Through grassroots projects which mobilize communities and teach young people valuable skills and sport values such as teamwork and fair play, the sport sector can make an important contribution to peace and social development efforts. Stephan Fox, Secretary-General of the International Federation of Muay Thai Associations (IFMA), referred in particular to the challenges that young people face, especially those living in unprivileged and marginalized communities. During the side event, he explained how IFMA works together with other sport communities as well as the criminal justice, education and youth sectors to develop sustained interventions helping young people across the globe, including through its “Sport is Your Gang” initiative.
Sport actors may also contribute to crime prevention efforts by generating safe public spaces for physical activity and for young people to positively interact and develop, especially in urban settings and vulnerable communities where such spaces are often lacking. This was emphasized by National Olympic Swimmer and Vice President of the National Olympic Committee and Sport Commissioner of Honduras, Ana Joselina Fortín. The visibility and influence of famous sports persons can also be leveraged to serve as positive role models for youth, inspiring discipline, resilience, and respect as building blocks for prosocial behaviour and steering young people away from violence.
Phiset Sa-Ardyen, Executive Director of the Thailand Institute of Justice (TIJ), underscored that “Sport for youth violence and crime prevention, to be effective, should be integrated in holistic prevention strategies and programmes and supported by monitoring and evaluation”. In a very timely fashion, the side event took place in the middle of negotiations for a follow-up resolution to 2019’s General Assembly Resolution 74/170 on integrating sport into youth crime prevention and criminal justice strategies. Sponsored by Thailand, in this follow up resolution (E/CN.15/2021/L.7) adopted during the 30th session of the CCPCJ, Member States reiterated the valuable contribution of sport in crime prevention efforts and the importance of holistic crime prevention approaches, calling for cooperation and multisectoral partnerships.
It is clear that sport actors can be instrumental partners in crime prevention efforts. UNODC, building on the organization’s Youth Crime Prevention through Sport initiative and the Line Up Live Up programme, has partnered with several key actors in the sport area, engaging them as sport for development experts, in developing guidance tools and sharing good practices, or as implementing partners. At the national level, for example, joint activities have been designed and developed with sport actors, including National Olympic Committees and sports federations. Among others, this has included awareness-raising campaigns, e-learning sessions and the use of sport for youth engagement and violence prevention. At an international level, in September 2020, UNODC signed a memorandum of understanding with the Fédération Internationale de Football Association (FIFA), providing a framework for further cooperation between the two entities in the field of sport for youth development and for youth crime and drug use prevention and in ensuring sport is a safe place, safeguarding children and other participants from violence and abuse in sport settings. UNODC also has long-standing cooperation with the International Olympic Committee in addressing crime in and through sport building on Olympic Values.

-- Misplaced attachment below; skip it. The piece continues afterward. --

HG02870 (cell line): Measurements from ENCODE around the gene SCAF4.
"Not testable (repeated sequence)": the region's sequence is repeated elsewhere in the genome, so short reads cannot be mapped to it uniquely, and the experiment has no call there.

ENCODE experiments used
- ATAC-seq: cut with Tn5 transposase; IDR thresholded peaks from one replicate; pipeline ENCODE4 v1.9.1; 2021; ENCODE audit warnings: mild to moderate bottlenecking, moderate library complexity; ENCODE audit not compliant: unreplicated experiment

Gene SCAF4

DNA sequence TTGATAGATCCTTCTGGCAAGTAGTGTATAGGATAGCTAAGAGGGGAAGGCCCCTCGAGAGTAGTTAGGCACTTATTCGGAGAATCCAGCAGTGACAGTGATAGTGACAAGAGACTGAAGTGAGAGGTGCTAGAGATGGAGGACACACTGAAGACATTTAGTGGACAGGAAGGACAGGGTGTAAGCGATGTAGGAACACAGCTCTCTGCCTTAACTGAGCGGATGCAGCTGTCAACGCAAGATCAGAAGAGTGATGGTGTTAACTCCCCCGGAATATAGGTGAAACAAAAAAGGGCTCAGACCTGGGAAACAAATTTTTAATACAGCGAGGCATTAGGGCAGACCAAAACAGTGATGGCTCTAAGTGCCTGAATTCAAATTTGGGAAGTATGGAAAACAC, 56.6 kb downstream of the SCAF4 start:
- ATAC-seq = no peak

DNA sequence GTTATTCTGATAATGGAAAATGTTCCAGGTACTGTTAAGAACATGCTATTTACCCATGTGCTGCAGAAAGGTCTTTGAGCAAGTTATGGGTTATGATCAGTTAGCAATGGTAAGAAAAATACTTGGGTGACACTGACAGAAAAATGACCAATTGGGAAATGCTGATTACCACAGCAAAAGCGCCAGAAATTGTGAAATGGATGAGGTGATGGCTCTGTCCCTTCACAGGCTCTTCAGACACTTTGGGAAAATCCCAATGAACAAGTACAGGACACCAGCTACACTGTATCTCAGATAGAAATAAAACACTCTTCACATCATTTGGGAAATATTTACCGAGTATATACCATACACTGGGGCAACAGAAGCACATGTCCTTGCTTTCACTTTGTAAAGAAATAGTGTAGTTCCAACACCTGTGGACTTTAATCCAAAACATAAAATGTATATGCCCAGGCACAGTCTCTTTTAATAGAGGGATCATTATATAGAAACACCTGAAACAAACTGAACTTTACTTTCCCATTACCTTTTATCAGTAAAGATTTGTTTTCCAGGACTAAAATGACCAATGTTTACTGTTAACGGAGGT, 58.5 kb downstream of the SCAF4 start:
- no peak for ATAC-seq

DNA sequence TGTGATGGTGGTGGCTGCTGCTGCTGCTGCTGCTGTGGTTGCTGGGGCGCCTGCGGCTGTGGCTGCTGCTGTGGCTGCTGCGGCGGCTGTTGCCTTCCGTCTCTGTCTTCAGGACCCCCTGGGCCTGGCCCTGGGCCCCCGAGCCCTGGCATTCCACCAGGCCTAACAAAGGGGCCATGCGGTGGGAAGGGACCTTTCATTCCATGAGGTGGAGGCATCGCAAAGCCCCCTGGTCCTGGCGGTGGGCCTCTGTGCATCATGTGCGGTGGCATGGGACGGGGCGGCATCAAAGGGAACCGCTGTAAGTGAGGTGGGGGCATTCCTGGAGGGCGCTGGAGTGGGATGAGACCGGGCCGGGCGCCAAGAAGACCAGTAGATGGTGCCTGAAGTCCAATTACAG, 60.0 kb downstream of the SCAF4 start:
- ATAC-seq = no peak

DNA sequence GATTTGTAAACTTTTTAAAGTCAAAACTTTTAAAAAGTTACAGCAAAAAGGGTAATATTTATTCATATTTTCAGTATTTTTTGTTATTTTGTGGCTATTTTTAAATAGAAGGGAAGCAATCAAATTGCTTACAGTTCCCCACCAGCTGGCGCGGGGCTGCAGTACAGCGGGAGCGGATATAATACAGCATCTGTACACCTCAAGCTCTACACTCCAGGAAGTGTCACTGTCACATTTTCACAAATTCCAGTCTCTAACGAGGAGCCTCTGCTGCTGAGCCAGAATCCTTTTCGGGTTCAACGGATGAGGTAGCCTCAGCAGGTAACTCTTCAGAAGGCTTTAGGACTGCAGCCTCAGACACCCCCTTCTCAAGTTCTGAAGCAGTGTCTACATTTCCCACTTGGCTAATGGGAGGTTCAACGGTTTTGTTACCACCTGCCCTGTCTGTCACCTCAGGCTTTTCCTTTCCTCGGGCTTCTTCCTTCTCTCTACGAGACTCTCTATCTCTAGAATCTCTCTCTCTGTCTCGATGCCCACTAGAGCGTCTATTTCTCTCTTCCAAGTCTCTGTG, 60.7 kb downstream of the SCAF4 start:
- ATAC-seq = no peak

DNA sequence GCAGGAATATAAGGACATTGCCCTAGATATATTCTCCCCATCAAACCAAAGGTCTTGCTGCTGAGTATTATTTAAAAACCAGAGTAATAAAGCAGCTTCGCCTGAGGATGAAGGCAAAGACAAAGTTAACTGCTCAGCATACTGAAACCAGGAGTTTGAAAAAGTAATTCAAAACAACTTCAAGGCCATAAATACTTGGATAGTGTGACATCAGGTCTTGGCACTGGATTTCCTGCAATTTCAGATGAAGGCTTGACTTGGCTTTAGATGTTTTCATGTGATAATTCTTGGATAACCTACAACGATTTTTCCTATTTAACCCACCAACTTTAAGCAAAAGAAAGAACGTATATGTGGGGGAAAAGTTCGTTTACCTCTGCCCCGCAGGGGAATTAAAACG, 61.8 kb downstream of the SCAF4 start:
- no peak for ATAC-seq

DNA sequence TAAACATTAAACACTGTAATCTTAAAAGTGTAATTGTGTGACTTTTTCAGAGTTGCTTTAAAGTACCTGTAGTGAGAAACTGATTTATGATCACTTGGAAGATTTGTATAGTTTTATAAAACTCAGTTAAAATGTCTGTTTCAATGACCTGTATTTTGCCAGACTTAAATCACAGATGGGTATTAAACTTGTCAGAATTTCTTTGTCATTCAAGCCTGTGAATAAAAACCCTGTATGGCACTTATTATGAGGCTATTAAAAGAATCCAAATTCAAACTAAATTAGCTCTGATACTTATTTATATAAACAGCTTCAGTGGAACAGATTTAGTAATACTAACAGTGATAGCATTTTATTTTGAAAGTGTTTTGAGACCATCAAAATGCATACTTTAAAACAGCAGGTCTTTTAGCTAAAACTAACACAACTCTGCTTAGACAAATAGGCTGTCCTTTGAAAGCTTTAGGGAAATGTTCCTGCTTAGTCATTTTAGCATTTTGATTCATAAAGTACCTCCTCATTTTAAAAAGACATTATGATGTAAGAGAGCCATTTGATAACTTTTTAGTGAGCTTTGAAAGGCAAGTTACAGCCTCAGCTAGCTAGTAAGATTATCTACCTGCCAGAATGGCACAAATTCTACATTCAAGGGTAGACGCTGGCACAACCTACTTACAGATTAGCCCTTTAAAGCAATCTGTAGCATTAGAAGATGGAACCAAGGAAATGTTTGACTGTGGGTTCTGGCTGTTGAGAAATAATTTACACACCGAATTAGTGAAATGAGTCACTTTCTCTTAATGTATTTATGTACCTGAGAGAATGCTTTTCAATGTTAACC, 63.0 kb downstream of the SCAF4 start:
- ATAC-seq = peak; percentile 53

UNODC remains committed to further strengthen and formalize partnerships with the sport sector, fostering educational and social programmes as well as positive youth and community engagement, to bring everyone a step closer to achieving peaceful, just and inclusive societies.
UNODC Youth Crime Prevention through Sport initiative
International Olympic Committee, Olympic Values Education Programme